Hi Scott,

Happy New Year! I'm sorry it's taken me an inchworm's lifetime to get back to you with these articles. Holiday madness kept me busy, then I had to go back and make edits to my original copy so they would read as they appeared in Guit ar mag. Anyhow, feel free to add them to your site.

Hope all is going well with you. Your Web site is great; you obviously put a lot of time into it, and I know a lot of people appreciate the frequent updates. Keep up the good work!

Take care,
Laura (1/14/00)

Guitar magazine, September 1999

Tommy Bolin and Friends
Live at Ebbets Field, June 3 &4, 1974

The remastered CD of Bolin's performance at a Denver club is the best live documentation of this oft-overlooked guitarist. Recorded after he took over for Joe Walsh in the James Gang and before he replaced Ritchie Blackmore in Deep Purple, the disc features Bolin backed by members of his former group, Energy, a band that played everything from hard rock and blues to jazz rock fusion.

With shades of Santana, Bolin sizzles with his emotive, fluid fretwork on the opener, John McLaughlin's "You Know, You Know." He makes his guitar sing, then scorch using his phase shifter on "San Francisco River." The fusion instrumentals typify Bolin's reckless abandon; blues standards "Born Under a Bad Sign," and bonus track "Whiskey Headed Woman" swing with vitality. Live at Ebbets Field is a shining example of Bolin captured on tape at the white-hot peak of his playing, just two years before his untimely death.

Guitar magazine, June 1999 (Excerpt of the piece written for Guitar World)

"As a guitar player, he was fast, yet brilliantly clean," says Chuck Morris, now an artist manager and a promoter who booked Bolin's early band, Zephyr, into Boulder, CO clubs. "Usually some of these fast guys are sloppy, but his hands could move brilliantly, and each note was pure. And he showed tremendous emotion. He could cry on that guitar."

Bolin left Zephyr amidst power struggles, and soon joined a group called Energy, with Jeff Cook on vocals and Bobby Berge from Zephyr on drums. Although they never scored a record deal, Energy was by all accounts Bolin's ideal band.

Energy's audience consisted mostly of guitar aficionados who gaped at Bolin's incredible blues virtuosity. Even though the band earned the respect of fellow musicians, it never gained mass appeal. Energy's unorthodox music, and the bandmembers' multicolored hair, made Energy bizarre even by Boulder's progressive standards.

And Bolin was loud. Armed with a '60 Les Paul or a Gibson SG Standard, he played through a 200-watt Marshall Major and Electro-Voice SROs with Marshall cabinets. Bolin's longtime guitar technician, David Earl Brown, remembers, "We played in Sioux City once, upstairs in a place and we actually had a half dozen people come out and complain that they were too close to Tommy and they were getting stomach aches. They were getting nauseous and couldn't take it anymore. He wanted to put notches on the amp like you'd put notches on a gun handle for killing people in the Old West."

Bolin was afforded a most serendipitous opportunity from his brief stint in Energy. Included in the band's lineup was flautist Jeremy Steig, who encouraged Bolin to check out the New York jazz fusion scene. Through Steig, Bolin met drummer Billy Cobham, a veteran of Miles Davis' band and Mahavishnu Orchestra, who tapped Bolin to play on his first solo outing.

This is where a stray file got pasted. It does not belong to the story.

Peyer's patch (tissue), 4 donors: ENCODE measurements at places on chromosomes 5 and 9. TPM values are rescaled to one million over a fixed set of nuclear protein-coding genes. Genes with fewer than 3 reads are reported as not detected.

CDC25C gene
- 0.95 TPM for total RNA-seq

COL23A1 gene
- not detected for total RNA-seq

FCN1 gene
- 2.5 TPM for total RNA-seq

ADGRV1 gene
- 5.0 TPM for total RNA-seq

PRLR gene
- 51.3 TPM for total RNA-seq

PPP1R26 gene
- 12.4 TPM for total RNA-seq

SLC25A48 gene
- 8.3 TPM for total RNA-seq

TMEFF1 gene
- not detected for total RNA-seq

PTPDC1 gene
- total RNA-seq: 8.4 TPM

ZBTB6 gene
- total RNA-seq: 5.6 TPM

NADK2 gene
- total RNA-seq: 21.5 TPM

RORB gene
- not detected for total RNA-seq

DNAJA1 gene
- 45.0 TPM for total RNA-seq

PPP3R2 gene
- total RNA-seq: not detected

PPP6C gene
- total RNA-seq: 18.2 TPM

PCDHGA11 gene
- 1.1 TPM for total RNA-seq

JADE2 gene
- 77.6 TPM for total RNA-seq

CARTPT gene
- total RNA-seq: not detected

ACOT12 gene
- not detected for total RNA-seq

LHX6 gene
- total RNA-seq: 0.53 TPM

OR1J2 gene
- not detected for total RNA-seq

The result, Spectrum, was phenomenal. Bolin's guitar took on Jan Hammer's synth; the two traded daredevil licks and pushed one another to frenzied heights. Although Bolin could not read music, he worked well with the seasoned musicians in Electric Lady Studios and was confident enough to push the fusion envelope into experimental domains. Mercurial and melodious hard rock guitar gymnastics blended with loosely structured jazz passages. And other musicians took note.

Jeff Beck was an early admirer of the Mahavishnu Orchestra, and at the time of Spectrum's release, he was already planning a shift towards jazz fusion. While shuffling throughout Britain on tour with Beck, Bogert, and Appice in January of 1974, Beck kept Spectrum on the car stereo.

Narada Michael Walden relates Spectrum's impact on the fusion world. "It was the birth of Billy Cobham laying down the fuckin' backbeat, with what he knows to be the black funk and letting a cat like Bolin go crazy on top of it. It changed everybody."

The interaction between drums and blistering guitar on Spectrum set the stage for a generation of guitar heroes, from Eddie Van Halen to Joe Satriani. It also paved the way for Bolin's superb playing on jazz drummer Alphonse Mouzon's Mind Transplant album the following year.

By this time, Bolin had switched to a Strat. He did so, says Brown, "because Jimi Hendrix was playing a Strat." His axe of choice was a '63 sunburst, but he also owned three others, switching a Telecaster neck between them. He played through Hiwatt tops and Sound City bottoms, using four or six onstage.

From relative obscurity in Energy, Bolin accepted a high-profile offer to join the James Gang. At pal Joe Walsh's recommendation, he took over for Domenic Troiano, who had replaced Walsh in the mainstream rock band known for the hits "Walk Away" and "Funk #49."

On Bang, and its successor, Miami, Bolin exhibited his songwriting skills and ability to play straight-ahead rock. He also showed how, like Hendrix, he could create a range of unearthly effects, using his Echoplex, Sam Ash "Fuzz Boxx," and MXR phase shifter. "He played the Echoplex like an instrument, and that was really the only effect he needed," Energy bassist Stanley Sheldon says. "All his other fantastic tone was from the huge amount of power he had, as Stevie Ray Vaughn and Hendrix did. They had this massive power and they controlled it exquisitely."